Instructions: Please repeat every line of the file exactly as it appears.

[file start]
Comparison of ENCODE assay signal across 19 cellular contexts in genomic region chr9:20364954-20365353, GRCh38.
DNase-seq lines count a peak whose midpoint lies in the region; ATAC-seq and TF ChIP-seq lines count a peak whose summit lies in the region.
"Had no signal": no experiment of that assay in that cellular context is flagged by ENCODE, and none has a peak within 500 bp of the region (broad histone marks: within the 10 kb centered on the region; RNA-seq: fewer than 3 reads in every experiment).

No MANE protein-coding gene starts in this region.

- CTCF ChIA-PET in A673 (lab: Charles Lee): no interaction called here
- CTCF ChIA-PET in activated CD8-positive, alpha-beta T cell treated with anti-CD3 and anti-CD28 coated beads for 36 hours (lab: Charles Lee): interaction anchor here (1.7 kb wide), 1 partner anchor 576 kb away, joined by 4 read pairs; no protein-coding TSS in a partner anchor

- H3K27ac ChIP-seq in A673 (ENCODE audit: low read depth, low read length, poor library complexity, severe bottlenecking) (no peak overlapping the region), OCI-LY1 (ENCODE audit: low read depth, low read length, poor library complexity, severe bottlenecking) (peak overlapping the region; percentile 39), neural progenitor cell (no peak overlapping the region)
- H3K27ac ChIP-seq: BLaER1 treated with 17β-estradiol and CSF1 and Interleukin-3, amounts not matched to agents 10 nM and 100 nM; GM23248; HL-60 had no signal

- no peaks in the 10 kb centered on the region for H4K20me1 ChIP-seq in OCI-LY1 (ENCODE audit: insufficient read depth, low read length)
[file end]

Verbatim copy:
Comparison of ENCODE assay signal across 19 cellular contexts in genomic region chr9:20364954-20365353, GRCh38.
DNase-seq lines count a peak whose midpoint lies in the region; ATAC-seq and TF ChIP-seq lines count a peak whose summit lies in the region.
"Had no signal": no experiment of that assay in that cellular context is flagged by ENCODE, and none has a peak within 500 bp of the region (broad histone marks: within the 10 kb centered on the region; RNA-seq: fewer than 3 reads in every experiment).

No MANE protein-coding gene starts in this region.

- CTCF ChIA-PET in A673 (lab: Charles Lee): no interaction called here
- CTCF ChIA-PET in activated CD8-positive, alpha-beta T cell treated with anti-CD3 and anti-CD28 coated beads for 36 hours (lab: Charles Lee): interaction anchor here (1.7 kb wide), 1 partner anchor 576 kb away, joined by 4 read pairs; no protein-coding TSS in a partner anchor

- H3K27ac ChIP-seq in A673 (ENCODE audit: low read depth, low read length, poor library complexity, severe bottlenecking) (no peak overlapping the region), OCI-LY1 (ENCODE audit: low read depth, low read length, poor library complexity, severe bottlenecking) (peak overlapping the region; percentile 39), neural progenitor cell (no peak overlapping the region)
- H3K27ac ChIP-seq: BLaER1 treated with 17β-estradiol and CSF1 and Interleukin-3, amounts not matched to agents 10 nM and 100 nM; GM23248; HL-60 had no signal

- no peaks in the 10 kb centered on the region for H4K20me1 ChIP-seq in OCI-LY1 (ENCODE audit: insufficient read depth, low read length)